Making offers in dilapidations claims - the importance of being early

On expiry of a commercial lease, a well-pitched Part 36 offer made at an early stage will give the tenant substantial costs protection against the landlord's dilapidations claim.


In almost all dilapidations claims, the tenant is going to have to pay something to the landlord and so the landlord will 'win' a damages claim. Bearing in mind the usual rule in litigation in England and Wales that the loser pays the winning party's costs as well as his own, therefore, the making of tactical settlement offers is an essential part of effective claim management.

As Oscar Wilde might have put it, had he been a property litigator, when thinking about making such offers we must remember the importance of being early.

Here's a recent example.

We recently obtained judgment from the Court of Appeal in a dilapidations claim concerning an office building, where we acted for the outgoing tenant of the building.

The claim began life in 2011, with the landlord looking for damages of around £500k based on works the landlord said it was going to undertake before re-letting. High Court proceedings for damages of just over £375k were issued against our client in 2013 after the surveyors had failed to reach agreement.

Shortly after the lease ended and a long time before those proceedings were issued, we made a Part 36 offer which the landlord chose not to accept.

Fast forward to April 2016 - and a 4-day trial, an appeal and all the attendant litigation fees later - the Court of Appeal has decided that the level of damages that the landlord is entitled to is a little over £50k. Just over half what we offered at the beginning, and around 13% of the amount the landlord claimed in the court action.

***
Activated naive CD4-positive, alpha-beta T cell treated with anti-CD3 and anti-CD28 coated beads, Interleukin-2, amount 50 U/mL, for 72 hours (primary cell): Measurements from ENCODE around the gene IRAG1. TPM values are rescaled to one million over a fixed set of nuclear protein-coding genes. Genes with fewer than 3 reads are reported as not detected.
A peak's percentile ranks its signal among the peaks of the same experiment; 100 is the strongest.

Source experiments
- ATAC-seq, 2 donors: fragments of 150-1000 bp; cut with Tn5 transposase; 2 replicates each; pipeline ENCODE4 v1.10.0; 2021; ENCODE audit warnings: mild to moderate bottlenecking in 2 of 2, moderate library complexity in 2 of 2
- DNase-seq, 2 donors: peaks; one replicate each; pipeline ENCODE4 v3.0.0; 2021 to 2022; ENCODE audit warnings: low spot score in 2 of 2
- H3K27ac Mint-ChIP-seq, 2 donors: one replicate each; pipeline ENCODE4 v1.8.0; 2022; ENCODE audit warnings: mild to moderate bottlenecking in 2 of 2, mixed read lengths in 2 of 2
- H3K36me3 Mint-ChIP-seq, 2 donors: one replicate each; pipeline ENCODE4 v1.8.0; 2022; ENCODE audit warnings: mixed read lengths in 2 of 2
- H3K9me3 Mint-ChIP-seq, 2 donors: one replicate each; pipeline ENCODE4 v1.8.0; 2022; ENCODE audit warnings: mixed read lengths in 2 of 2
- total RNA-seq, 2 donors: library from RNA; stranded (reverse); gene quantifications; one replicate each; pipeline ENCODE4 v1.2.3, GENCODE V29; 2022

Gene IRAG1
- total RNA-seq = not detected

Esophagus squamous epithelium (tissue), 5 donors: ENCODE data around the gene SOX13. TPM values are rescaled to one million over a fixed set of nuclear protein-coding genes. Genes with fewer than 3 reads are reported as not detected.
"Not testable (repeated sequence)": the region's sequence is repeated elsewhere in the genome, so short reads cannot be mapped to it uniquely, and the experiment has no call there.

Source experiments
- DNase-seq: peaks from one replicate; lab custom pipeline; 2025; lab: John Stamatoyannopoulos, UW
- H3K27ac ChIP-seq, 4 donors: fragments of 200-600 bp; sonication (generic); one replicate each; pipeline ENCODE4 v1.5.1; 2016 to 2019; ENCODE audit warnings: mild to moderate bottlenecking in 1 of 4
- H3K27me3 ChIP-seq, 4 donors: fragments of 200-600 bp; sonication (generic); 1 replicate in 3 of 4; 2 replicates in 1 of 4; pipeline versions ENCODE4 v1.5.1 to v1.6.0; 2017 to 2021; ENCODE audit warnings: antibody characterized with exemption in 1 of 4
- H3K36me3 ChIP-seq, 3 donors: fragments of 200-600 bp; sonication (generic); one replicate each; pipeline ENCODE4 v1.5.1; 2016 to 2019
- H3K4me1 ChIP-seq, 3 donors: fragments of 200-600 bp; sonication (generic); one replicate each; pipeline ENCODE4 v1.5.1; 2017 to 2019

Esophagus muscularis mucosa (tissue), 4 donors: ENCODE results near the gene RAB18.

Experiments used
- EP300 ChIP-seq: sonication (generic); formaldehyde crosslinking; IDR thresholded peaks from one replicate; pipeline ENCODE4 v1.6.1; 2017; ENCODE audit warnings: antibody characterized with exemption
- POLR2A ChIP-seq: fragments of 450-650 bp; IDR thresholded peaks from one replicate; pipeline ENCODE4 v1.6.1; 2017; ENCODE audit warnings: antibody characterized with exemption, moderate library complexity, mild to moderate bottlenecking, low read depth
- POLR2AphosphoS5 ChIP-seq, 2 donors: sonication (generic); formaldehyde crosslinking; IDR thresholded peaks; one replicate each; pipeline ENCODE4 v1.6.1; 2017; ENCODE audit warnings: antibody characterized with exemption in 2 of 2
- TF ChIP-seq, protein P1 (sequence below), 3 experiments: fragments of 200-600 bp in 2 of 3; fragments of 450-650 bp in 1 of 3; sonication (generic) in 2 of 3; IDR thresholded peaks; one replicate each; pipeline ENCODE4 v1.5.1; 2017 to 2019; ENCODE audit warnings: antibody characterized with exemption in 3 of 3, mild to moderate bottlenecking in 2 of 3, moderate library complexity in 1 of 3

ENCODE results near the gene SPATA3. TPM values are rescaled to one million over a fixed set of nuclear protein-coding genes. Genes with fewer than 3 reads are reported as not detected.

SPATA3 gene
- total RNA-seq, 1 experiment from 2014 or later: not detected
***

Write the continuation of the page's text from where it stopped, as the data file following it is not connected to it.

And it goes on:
Technically speaking, of course, the landlord "won" his claim by obtaining an award of damages - albeit a modest one - against the outgoing tenant. However, there's a but in this case. And, as is the trend these days in US celebrity circles, it's a very big but.

As the landlord failed to beat our Part 36 offer, it is the landlord that has to foot the bill for both parties' costs of both the original litigation and the appeal to the Court of Appeal. That's two lots of solicitors' fees, barristers' fees, court fees, building surveyors' fees, s18 valuers' fees...etc., etc. (you get the drift).

Suddenly, that damages award of just over £50k pales into insignificance and the landlord's damages award will be dwarfed by the overall costs bill. And why? All because of that single sheet of A4 headed "Part 36 Offer", and an effective legal strategy developed and employed by the client, us and the building surveyors from day one.


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